Discogs-This Is More Than A Buying Source
Discogs is a completely different type of record source for buyer’s and sellers of vinyl. I could make a whole page or two post about discogs. If you are a collector if nothing else you want to look at discogs simply for the information that site provides. If you do a search on Discogs on Led Zeppelin you will see there are around 350 different pressings on that particular record. Some are more valuable than others and some are more rare than others. I will go into more of that sort of discussion in another post about how to spot rare or valuable pressing of certain records. If you are already a collector then you will almost certainly know of discogs already.
I will explain discogs in detail in another post but in a nutshell anyone can list a record for sale there and buyer’s looking for a particular record will search the site for what they are looking for. It is a bit more involved listing one for sale there as opposed to EBay or Amazon but then again you do not need to have an account set up like ebay or Amazon. Well actually you do need an account but setting one up is a lot easier than EBay or Amazon set up.
Discogs in itself does not have a return policy like EBay and Amazon but they do have a feedback system so you can check a sellers feedback to see if you want to take a chance. The only thing is there are a lot of new sellers that do not have any feedback so if you had a dispute you would have to rely on the seller to do you right. But with that said in all the forum discussions I have read about Discogs most of what I have read is very favorable.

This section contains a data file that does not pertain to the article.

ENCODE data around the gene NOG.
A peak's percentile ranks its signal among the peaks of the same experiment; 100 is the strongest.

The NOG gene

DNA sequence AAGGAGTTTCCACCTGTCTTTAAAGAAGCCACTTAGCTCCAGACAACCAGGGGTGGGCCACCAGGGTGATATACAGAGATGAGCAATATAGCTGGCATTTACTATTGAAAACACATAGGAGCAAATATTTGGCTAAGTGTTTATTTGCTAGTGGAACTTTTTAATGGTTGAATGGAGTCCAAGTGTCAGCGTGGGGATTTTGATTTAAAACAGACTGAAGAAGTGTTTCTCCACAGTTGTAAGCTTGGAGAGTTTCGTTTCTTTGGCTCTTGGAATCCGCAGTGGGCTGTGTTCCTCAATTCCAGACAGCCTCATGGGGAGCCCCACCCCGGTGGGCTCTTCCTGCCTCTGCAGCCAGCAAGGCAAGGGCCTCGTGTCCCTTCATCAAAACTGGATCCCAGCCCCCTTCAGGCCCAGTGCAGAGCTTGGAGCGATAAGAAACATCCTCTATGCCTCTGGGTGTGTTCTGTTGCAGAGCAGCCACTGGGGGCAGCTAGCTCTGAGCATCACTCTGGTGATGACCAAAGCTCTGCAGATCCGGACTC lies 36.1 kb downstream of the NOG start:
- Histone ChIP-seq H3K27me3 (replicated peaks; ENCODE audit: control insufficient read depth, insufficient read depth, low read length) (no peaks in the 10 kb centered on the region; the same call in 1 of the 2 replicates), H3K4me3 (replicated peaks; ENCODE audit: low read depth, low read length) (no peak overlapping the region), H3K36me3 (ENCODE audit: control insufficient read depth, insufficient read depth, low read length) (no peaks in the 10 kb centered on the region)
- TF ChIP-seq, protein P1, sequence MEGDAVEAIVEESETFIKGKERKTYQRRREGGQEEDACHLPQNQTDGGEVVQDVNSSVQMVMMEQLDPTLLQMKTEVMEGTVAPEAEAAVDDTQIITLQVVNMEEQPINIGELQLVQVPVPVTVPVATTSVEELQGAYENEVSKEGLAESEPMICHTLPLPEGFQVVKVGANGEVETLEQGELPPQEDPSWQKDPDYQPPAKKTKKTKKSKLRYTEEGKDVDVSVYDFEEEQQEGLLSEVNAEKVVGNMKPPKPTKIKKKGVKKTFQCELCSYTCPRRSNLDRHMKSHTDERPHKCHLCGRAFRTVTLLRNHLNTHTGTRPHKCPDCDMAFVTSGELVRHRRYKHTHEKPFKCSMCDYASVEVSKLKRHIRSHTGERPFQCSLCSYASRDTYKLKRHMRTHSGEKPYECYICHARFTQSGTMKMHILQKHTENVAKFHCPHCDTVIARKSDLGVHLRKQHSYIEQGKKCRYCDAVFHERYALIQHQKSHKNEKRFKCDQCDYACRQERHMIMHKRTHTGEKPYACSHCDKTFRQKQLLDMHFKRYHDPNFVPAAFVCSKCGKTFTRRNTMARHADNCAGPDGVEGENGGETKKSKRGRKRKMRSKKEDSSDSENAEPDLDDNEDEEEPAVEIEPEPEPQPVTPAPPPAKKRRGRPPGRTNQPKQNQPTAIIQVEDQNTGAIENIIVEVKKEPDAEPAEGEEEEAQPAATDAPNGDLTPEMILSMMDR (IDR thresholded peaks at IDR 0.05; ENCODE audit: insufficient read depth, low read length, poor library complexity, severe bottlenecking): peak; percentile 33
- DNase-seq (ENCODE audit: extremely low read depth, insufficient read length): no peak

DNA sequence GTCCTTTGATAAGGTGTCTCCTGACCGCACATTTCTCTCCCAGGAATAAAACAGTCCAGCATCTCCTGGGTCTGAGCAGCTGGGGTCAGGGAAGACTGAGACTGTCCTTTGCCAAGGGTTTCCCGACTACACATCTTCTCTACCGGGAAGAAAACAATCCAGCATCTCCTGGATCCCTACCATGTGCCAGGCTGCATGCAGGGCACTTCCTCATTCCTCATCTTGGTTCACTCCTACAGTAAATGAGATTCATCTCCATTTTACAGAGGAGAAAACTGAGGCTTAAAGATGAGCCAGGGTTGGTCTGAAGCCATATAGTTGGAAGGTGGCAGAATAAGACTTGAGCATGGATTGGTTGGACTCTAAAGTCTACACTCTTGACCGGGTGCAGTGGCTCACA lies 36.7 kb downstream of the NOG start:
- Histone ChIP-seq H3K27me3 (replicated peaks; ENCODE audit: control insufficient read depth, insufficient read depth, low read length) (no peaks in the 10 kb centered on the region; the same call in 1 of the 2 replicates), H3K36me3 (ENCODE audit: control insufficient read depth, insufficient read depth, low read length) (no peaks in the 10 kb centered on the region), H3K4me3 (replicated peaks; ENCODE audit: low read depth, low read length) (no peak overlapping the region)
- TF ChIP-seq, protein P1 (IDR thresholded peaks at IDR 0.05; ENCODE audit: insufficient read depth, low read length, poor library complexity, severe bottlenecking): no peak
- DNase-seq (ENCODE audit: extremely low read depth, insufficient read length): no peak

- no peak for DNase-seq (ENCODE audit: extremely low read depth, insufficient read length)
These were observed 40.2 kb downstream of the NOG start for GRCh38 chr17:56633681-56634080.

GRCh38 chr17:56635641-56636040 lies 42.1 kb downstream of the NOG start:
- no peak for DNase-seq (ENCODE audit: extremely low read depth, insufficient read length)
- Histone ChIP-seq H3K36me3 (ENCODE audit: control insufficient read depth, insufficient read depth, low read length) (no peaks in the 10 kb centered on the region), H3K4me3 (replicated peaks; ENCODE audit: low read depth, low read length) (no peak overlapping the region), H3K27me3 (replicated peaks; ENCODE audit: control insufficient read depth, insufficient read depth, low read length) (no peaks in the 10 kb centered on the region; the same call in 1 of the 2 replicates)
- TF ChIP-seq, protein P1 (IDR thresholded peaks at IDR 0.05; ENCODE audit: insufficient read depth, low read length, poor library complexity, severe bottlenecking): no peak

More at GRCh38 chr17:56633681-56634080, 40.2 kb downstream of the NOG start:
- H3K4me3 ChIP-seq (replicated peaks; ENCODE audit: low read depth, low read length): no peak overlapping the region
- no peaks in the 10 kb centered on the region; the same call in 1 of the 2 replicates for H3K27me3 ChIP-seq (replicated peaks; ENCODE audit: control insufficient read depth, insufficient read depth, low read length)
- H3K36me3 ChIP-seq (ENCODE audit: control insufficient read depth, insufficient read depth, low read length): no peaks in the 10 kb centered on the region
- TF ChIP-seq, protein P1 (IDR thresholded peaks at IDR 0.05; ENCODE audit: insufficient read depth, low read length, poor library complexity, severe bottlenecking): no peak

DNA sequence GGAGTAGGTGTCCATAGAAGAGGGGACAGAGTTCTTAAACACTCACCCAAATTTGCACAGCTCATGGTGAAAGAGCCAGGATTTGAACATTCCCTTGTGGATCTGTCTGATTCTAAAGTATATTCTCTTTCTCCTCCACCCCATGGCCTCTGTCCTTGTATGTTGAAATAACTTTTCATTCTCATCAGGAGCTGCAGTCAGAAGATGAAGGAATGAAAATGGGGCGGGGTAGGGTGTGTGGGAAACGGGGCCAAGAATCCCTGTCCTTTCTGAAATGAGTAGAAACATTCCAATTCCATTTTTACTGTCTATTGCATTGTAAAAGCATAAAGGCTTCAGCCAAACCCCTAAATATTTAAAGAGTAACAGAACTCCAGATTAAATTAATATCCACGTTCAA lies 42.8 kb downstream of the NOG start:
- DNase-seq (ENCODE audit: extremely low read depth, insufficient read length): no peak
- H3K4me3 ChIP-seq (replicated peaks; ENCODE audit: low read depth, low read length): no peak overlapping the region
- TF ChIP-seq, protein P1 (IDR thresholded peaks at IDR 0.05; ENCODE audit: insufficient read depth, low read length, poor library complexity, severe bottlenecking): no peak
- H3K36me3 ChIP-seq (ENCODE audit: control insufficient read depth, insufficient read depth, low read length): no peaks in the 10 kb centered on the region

Some buyer’s swear by Discogs and say they prefer buying there rather than EBay. Being completely honest here among many record collectors EBay is the place they avoid and in a way I see there point. EBay used to have a lot of bad sellers and to their credit they are getting some of them weeded out, but any selling platform, even Amazon will have their share of bad sellers.
Well enough of Discogs for now, I will go into great detail about them in a later post.
Soundstage Direct-Source For New Vinyl
Soundstage Direct is a place I admit I have no experience with as I have never bought from them. You won’t find cheap used records there. They deal in new vinyl. You can get old records there but they have not been opened. And they sell a lot of new releases.
Since vinyl is making a bit of a comeback the last few years more and more artists are starting to release on vinyl again but you will be hard-pressed to find records under $20 there and most are a lot more than that. But if you are looking for new unplayed, vinyl Soundstage Direct may be your source to go to. If anyone has experience with them I’d love to hear what you think.
So Where Do I Go To Buy?
So where do I go for buying vinyl records online you ask? that’s the million dollar question. I have thrown out a few places that are the most common so my suggestion is take a good look at them all.
When you look for a record on Discogs you will see how many of them are currently for sale along with the highest sale price paid and the lowest price paid along with the average price, which is a nice feature. Looking on eBay, instead of looking at active listings, filter your search on “sold” and you will get all the prices the record has actually sold for in the last 90 days and not the “asking” price. So either of those searches will give you a good idea of the relative value of the record you are looking for.
Leave me a comment or question below and I’ll get back to you pretty quick.